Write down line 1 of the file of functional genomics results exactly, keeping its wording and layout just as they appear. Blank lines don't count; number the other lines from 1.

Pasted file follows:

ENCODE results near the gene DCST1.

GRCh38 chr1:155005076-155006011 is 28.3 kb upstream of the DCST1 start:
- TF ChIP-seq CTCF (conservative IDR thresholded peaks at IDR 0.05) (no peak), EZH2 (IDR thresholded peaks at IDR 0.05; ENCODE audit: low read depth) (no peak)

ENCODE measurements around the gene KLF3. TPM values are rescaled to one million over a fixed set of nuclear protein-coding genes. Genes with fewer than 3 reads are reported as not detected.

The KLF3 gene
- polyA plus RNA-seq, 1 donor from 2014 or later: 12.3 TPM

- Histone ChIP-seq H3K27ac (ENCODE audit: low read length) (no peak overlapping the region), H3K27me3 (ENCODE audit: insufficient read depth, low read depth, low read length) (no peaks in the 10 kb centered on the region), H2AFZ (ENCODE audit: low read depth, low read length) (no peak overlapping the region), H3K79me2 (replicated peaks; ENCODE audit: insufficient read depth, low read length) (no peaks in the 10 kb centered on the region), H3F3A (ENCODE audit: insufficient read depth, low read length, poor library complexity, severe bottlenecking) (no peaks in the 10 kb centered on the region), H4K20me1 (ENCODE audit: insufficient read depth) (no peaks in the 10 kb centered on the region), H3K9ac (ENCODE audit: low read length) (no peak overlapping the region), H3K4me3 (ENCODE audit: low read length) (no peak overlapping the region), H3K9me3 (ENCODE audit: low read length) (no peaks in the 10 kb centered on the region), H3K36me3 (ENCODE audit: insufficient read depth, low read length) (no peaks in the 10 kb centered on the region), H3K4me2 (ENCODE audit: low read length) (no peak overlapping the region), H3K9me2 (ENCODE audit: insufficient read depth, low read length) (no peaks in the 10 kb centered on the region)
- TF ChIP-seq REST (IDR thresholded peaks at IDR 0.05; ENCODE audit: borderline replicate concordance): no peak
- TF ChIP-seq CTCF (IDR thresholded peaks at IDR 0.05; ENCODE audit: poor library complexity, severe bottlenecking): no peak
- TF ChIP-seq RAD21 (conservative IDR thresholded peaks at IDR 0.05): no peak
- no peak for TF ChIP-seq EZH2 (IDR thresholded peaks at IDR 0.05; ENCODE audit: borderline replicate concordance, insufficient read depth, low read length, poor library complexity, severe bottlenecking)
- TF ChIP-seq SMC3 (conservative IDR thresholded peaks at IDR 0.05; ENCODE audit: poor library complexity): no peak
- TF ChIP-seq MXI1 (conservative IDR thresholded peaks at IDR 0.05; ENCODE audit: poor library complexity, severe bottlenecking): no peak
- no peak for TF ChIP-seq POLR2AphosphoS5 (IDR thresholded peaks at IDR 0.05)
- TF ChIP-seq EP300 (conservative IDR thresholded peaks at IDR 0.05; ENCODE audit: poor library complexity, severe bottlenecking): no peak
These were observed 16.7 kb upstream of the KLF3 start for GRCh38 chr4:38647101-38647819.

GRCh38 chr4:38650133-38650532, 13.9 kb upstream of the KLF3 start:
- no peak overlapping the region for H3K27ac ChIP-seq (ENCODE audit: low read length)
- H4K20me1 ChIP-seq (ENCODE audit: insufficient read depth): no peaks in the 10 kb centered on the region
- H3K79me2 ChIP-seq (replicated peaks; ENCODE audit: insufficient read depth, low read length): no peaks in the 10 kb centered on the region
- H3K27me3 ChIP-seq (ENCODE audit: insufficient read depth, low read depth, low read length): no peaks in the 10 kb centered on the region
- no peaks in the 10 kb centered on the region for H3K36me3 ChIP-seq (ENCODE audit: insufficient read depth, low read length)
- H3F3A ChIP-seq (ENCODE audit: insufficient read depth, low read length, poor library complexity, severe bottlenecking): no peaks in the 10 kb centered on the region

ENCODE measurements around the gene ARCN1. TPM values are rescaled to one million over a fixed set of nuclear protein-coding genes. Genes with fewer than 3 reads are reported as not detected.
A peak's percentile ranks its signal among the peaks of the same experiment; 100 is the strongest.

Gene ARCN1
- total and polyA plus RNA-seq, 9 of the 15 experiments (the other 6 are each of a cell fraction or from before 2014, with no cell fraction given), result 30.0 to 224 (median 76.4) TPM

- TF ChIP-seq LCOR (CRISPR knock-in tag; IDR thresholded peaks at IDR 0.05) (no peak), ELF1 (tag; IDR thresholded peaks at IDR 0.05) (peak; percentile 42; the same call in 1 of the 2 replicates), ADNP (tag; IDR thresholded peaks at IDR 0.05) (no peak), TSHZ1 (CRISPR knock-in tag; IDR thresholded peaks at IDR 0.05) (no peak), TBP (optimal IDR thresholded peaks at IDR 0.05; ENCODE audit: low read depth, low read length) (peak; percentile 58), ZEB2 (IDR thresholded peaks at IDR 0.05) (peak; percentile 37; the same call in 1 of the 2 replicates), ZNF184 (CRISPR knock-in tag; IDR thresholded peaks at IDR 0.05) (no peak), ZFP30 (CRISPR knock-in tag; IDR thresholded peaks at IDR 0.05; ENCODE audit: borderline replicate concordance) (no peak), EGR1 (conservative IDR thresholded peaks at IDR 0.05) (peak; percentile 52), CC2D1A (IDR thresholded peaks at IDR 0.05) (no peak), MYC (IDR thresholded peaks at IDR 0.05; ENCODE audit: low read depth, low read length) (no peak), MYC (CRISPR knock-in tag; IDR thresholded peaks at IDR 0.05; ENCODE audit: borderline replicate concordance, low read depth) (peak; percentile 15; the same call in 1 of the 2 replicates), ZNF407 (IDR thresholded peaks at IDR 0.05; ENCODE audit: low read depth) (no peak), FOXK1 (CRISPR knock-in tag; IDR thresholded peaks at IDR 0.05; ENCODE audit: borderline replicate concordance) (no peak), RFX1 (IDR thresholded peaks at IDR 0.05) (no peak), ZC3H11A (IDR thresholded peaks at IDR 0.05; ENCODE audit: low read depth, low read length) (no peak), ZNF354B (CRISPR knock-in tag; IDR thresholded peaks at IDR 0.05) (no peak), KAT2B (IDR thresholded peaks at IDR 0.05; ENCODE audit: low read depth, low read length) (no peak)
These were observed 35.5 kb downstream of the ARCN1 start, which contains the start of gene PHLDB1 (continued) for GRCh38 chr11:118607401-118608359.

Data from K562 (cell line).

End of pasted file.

ENCODE results near the gene DCST1.